This Dark Age

A manual for life in the modern world.

By Daniel Schwindt


Nibbana (Nirvana) is a term that became known in the West even before Buddhism itself, and this has unfortunately let to misconceptions about its meaning. It is the final goal of the Buddhist, and is roughly equivalent to the Moksha of the Brahman. The first of these misconceptions was that Nibbana was a state to be reached after death. On the contrary, the attainment of states in Buddhism is something that happens in the midst of the stream of Becoming and does not depend on any discontinuities or changes of state in order to become realized.

In the Milinda Panha, Nibbana is a “glorious city, stainless and undefiled, pure and white, ageless, deathless, secure, calm and happy,” but it is a city not situated in any place, not in this world or any other:

“There is no spot, O king, East, South, West or North, above, below or beyond, where Nibbana is situated, and yet Nibbana is; and he who orders his life aright, grounded in virtue, and with rational attention, may realize it, whether he live in Greece, China, Alexandria, or in Kosala.”

Nibbana is not what happens when a ‘soul’ dies and presents itself before God in a last judgement: Nibbana is preached so that it may be realized here and now. It was attained by the Buddha before he began his ministry and by numerous Arahats after him. The Fruit of the Fourth path is to be tasted in life, this one or another, but it is not a judgement.

We said above that those who are free from the first five fetters are Arahats, and these can be called adepts; the state of adeptship is called Arahatta.

“Lord, he who is Arahant, who…has won his own salvation, has utterly destroyed the fetters of becoming, who is by perfect wisdom emancipate, to him there does not occur the thought that any are better than I, or equal to me, or less than I.” To which Gautama replied, “men of the true stamp declare the gnosis they have attained; they tell what they have gained (attha), but do not speak of I (atta).”[1]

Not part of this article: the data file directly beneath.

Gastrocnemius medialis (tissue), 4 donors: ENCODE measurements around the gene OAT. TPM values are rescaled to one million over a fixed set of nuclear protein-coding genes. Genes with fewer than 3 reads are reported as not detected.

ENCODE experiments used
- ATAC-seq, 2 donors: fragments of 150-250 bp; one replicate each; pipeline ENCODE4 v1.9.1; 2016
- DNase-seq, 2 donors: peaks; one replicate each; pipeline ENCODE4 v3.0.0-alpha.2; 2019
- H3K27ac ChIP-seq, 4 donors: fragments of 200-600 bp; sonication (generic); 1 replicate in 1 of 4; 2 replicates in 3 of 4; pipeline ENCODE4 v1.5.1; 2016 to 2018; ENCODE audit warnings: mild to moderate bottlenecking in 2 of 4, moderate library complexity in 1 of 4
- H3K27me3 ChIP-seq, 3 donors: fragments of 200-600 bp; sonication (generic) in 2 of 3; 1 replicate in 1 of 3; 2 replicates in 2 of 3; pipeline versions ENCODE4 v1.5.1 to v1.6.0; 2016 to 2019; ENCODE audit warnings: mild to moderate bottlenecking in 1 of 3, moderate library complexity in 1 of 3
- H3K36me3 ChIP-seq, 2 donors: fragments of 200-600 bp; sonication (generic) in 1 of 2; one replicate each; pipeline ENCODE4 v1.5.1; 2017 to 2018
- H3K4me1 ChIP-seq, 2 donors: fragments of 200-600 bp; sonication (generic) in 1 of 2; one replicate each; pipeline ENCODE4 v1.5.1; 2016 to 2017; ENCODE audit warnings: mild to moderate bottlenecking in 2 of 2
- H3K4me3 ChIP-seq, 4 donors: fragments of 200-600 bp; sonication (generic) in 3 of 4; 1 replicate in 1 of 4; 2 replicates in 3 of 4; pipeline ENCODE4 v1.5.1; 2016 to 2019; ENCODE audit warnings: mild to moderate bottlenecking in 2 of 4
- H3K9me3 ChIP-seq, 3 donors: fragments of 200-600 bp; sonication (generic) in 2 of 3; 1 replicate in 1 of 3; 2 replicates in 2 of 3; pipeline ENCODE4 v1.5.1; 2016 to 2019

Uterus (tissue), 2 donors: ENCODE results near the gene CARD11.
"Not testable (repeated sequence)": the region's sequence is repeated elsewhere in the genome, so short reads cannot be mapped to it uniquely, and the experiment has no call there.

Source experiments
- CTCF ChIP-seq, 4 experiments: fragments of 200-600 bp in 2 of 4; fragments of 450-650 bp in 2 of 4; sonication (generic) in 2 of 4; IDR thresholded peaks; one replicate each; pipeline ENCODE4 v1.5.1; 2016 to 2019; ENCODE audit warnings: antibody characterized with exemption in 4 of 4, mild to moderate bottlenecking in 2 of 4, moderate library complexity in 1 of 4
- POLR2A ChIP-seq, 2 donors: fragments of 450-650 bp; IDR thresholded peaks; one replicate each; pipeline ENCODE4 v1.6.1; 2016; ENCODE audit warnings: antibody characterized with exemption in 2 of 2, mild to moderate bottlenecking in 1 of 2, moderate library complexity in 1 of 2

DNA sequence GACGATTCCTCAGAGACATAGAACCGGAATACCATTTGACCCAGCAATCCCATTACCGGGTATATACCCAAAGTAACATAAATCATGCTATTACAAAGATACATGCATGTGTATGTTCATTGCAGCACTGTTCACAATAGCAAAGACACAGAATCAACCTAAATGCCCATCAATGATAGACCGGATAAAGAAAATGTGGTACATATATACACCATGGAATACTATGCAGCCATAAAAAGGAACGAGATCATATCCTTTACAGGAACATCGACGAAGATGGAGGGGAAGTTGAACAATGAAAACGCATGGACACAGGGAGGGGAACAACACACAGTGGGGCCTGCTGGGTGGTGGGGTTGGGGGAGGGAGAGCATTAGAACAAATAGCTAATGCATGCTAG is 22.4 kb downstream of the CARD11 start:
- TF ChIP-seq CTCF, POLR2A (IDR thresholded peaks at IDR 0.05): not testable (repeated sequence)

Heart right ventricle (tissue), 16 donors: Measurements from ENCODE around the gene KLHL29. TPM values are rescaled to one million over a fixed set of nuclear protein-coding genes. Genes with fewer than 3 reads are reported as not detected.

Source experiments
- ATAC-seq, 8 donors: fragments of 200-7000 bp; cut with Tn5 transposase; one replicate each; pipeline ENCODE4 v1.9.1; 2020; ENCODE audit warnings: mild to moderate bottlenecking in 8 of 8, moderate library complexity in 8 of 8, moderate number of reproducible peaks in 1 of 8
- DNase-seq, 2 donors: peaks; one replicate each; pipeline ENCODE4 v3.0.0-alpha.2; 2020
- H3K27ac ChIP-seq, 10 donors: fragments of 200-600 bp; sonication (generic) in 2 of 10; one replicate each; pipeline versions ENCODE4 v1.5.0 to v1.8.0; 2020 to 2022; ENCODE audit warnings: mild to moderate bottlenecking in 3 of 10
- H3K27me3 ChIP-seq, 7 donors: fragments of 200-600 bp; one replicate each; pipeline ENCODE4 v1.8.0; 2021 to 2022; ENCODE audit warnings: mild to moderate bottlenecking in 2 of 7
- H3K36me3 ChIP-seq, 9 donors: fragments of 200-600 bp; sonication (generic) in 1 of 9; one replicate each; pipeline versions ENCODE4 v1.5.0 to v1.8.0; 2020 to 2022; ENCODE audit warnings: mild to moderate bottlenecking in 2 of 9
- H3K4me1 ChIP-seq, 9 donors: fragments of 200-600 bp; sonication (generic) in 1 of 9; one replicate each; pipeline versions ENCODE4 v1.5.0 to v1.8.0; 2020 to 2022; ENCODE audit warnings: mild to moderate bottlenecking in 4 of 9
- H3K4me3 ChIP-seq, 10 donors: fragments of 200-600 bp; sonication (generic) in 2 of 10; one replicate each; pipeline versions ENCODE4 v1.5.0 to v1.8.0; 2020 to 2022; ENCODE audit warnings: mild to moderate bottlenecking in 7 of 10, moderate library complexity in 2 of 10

Perhaps another point worth mentioning is that in the Psalms of the Brethren the joy is not for the future, for a salvation that is looked forward to in the life to come: it is a now and is neither increased nor diminished by the prospect of any posthumous condition. It is what it is and the Buddhist salvation is experienced in its plenitude or it is not experienced at all.

There are other terms that seem almost synonymous with Nibbana, but are sometimes employed with a nuance. There is vimutti, which is the closest to the Western term ‘Salvation.’ To attain Salvation is to achieve the ethical extinction and the psychological aspect that follows.

Here we find the Eight Stations of Deliverance:

  1. Having oneself external form, one sees forms.
  2. Unaware of one’s own external form, one sees forms external to oneself.
  3. Aesthetic hypnosis.
  4. Abiding in the sphere of space regarded as infinite.
  5. Abiding in the sphere of cognition regarded as infinite.
  6. Abiding in the sphere of nothingness.
  7. Abiding in the sphere of neither ideation nor non-ideation.
  8. Abiding in the state where both sensations and ideas have ceased to be.[2]

The reader should note that stations 4-7 coincide with the Four Arupa Jhanas by which the Formless heavens, the Brahma-lokas, are attained.

[1] Anguttara Nakaya, iii, 359.

[2] Maha Nidana Sutta, 35; Mahaparinibbana Sutta, 33.

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